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Mark Holten Mora-Jensen, Pascal Madeleine and Ernst Albin Hansen

Index finger tapping is a relatively simple motor task that is related to various everyday activities such as computer work and playing musical instruments. Furthermore, the task is widely applied in studies of both healthy individuals ( Hammond & Gunasekera, 2008 ; Hansen & Ohnstad, 2008

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Laurent Vigouroux, Mathieu Domalain and Eric Berton

The objective of this study was to identify the impact of modifying the object width on muscle and joint forces while gripping objects. The experimental protocol consisted to maintain horizontally five objects of different widths (3.5, 4.5, 5.5, 6.5, and 7.5 cm) with a thumb–index finger grip. Subjects were required to grasp spontaneously the object without any instruction regarding the grip force (GF) to apply. A biomechanical model of thumb–index finger pinch was developed to estimate muscle and joint forces. This model included electromyography, fingertip force, and kinematics data as inputs. The finger joint postures and the GF varied across the object widths. The estimated muscle forces also varied significantly according to the object width. Interestingly, we observed that the muscle force/GF ratios of major flexor muscles remain particularly stable with respect to the width whereas other muscle ratios differed largely. This may argue for a control strategy in which the actions of flexors were preserved in spite of change in joint postures. The estimated joint forces tended to increase with object width and increased in the distal–proximal sense. Overall, these results are of importance for the ergonomic design of handheld objects and for clinical applications.

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Adriana V. Savescu, Mark L. Latash and Vladimir M. Zatsiorsky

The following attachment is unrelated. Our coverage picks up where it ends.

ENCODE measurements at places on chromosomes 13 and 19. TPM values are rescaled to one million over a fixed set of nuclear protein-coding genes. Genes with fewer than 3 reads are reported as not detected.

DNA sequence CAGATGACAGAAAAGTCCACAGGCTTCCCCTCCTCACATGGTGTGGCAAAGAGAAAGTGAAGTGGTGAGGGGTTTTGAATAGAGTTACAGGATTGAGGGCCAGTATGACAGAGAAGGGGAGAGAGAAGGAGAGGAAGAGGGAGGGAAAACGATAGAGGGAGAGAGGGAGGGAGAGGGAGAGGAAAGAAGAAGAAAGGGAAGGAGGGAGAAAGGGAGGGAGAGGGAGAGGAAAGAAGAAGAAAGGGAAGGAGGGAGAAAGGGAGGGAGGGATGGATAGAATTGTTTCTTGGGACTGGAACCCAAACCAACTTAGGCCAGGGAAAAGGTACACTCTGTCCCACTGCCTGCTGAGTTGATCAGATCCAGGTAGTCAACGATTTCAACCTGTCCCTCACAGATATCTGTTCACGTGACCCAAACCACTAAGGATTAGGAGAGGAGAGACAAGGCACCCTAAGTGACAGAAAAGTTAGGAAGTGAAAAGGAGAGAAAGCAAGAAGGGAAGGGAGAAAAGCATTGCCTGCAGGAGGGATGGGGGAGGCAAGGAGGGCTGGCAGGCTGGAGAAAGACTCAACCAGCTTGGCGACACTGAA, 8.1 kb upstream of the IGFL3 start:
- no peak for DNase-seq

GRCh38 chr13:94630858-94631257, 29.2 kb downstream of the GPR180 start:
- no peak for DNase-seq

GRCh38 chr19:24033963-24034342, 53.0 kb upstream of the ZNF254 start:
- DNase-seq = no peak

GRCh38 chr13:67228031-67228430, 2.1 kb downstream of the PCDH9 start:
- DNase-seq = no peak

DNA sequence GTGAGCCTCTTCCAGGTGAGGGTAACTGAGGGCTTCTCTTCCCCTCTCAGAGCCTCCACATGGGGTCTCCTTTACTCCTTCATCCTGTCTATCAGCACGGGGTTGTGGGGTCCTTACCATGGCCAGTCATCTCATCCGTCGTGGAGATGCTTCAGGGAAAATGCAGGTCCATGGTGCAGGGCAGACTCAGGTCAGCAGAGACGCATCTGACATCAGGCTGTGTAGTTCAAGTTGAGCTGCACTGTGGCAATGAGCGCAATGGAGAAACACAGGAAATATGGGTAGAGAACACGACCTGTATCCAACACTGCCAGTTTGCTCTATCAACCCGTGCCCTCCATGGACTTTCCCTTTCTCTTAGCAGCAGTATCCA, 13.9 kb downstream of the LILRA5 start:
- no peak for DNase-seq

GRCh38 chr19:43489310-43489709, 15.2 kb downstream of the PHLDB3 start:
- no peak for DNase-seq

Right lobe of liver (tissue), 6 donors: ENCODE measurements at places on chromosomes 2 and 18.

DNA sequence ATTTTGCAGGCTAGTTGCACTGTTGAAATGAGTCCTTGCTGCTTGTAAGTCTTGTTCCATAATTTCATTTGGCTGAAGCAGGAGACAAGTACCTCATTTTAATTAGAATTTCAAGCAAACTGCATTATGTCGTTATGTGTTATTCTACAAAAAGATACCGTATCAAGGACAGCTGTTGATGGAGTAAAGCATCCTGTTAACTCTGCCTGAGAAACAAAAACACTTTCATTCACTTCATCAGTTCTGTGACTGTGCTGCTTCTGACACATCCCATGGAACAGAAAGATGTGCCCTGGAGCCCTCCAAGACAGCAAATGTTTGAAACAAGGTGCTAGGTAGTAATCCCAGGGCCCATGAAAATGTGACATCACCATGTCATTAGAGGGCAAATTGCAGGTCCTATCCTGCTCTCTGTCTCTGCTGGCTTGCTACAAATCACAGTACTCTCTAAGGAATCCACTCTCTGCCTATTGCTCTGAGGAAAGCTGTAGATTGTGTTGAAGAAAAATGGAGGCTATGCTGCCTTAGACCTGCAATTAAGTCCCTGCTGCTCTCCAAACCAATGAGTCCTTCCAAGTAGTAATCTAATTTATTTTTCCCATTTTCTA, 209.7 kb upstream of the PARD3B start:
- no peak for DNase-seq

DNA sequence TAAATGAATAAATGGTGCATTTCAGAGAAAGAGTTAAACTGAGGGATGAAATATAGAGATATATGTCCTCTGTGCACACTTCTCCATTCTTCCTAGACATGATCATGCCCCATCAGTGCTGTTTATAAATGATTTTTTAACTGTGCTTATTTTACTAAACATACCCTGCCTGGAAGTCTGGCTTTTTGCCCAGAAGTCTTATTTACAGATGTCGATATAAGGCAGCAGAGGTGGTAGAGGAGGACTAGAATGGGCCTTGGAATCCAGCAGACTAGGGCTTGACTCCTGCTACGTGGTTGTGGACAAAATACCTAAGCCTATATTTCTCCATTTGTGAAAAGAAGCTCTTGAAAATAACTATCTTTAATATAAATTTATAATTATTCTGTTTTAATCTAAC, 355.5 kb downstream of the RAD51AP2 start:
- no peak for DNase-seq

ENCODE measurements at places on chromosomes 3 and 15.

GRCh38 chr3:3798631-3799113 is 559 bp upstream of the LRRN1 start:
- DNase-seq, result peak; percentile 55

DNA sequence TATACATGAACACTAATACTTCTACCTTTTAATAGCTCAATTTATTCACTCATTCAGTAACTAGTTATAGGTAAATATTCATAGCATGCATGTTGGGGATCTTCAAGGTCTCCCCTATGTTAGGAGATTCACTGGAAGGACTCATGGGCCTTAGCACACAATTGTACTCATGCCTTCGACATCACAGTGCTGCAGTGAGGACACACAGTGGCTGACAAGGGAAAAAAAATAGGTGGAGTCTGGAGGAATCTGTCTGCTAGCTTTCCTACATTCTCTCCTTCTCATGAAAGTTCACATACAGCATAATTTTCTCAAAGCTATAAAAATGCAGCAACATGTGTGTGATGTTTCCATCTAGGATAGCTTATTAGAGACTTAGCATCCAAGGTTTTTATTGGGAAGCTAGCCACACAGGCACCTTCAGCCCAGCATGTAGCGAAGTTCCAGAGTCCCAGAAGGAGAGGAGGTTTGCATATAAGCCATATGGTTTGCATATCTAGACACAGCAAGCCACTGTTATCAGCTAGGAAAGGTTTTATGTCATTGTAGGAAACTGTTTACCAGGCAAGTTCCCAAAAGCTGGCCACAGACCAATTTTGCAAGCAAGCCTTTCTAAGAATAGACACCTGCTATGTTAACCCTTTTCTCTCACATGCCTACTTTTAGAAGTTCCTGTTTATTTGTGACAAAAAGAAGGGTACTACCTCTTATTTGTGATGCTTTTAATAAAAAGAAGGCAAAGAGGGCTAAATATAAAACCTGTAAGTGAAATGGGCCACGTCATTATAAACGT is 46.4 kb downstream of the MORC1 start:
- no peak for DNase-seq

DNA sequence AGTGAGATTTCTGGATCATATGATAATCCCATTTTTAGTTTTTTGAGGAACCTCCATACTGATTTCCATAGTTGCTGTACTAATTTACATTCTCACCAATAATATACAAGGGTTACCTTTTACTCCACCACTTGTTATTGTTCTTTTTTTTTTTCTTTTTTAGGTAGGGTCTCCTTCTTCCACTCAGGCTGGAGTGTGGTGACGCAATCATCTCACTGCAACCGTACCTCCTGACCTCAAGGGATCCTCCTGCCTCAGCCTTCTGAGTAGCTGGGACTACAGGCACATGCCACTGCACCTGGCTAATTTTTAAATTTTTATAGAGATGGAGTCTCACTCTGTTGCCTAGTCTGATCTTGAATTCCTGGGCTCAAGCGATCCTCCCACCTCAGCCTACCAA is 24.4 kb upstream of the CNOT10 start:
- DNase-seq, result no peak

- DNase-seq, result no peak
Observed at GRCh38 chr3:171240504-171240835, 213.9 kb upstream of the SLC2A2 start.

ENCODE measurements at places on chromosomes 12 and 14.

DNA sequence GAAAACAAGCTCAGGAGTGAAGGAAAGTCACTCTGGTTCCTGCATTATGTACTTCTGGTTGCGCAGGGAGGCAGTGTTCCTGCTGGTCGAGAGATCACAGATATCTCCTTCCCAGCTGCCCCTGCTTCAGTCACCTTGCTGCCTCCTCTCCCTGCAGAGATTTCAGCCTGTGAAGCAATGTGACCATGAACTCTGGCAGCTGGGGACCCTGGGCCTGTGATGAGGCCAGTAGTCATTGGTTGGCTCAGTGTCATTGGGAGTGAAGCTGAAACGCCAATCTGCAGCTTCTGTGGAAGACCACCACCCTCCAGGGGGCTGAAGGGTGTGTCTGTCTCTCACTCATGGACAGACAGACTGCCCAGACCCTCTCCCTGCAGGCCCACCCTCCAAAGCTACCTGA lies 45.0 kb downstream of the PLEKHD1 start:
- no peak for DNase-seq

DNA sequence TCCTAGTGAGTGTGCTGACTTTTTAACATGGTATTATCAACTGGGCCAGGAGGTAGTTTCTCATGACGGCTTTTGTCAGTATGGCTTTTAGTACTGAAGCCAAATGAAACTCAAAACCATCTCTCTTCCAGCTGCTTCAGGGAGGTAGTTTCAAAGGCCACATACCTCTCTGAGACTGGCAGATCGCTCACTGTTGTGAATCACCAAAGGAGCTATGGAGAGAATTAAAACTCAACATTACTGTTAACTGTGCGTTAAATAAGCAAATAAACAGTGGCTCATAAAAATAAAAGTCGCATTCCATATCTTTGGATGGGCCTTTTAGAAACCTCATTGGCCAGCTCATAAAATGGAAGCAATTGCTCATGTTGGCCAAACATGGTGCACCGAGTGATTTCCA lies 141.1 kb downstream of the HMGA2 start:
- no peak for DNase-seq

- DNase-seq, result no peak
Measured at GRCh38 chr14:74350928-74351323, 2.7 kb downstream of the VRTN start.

This article proposes a technique to calculate the coefficient of friction for the fingertip– object interface. Twelve subjects (6 males and 6 females) participated in two experiments. During the first experiment (the imposed displacement method), a 3-D force sensor was moved horizontally while the subjects applied a specified normal force (4 N, 8 N, 12 N) on the surface of a sensor covered with different materials (sandpaper, cotton, rayon, polyester, and silk).The normal force and the tangential force (i.e., the force due to the sensor motion) were recorded. The coefficient of frictiond) was calculated as the ratio between the tangential force and the normal force. In the second experiment (the beginning slip method), a small instrumented object was gripped between the index finger and the thumb, held stationary in the air, and then allowed to drop. The weight (200 g, 500 g, and 1,000 g) and the surface (sandpaper, cotton, rayon, polyester, and silk) in contact with the digits varied across trials. The same sensor as in the first experiment was used to record the normal force (in a horizontal direction) and the tangential force (in the vertical direction). The slip force (i.e., the minimal normal force or grip force necessary to prevent slipping) was estimated as the force at the moment when the object just began to slip. The coefficient of friction was calculated as the ratio between the tangential force and the slip force. The results show that (1) the imposed displacement method is reliable; (2) except sandpaper, for all other materials the coefficient of friction did not depend on the normal force; (3) the skin–sandpaper coefficient of friction was the highest µd = 0.96 ± 0.09 (for 4-N normal force) and the skin–rayon rayon coefficient of friction was the smallest µd = 0.36 ± 0.10; (4) no significant difference between the coefficients of friction determined with the imposed displacement method and the beginning slip method was observed. We view the imposed displacement technique as having an advantage as compared with the beginning slip method, which is more cumbersome (e.g., dropped object should be protected from impacts) and prone to subjective errors owing to the uncertainty in determining the instance of the slip initiation (i.e., impeding sliding).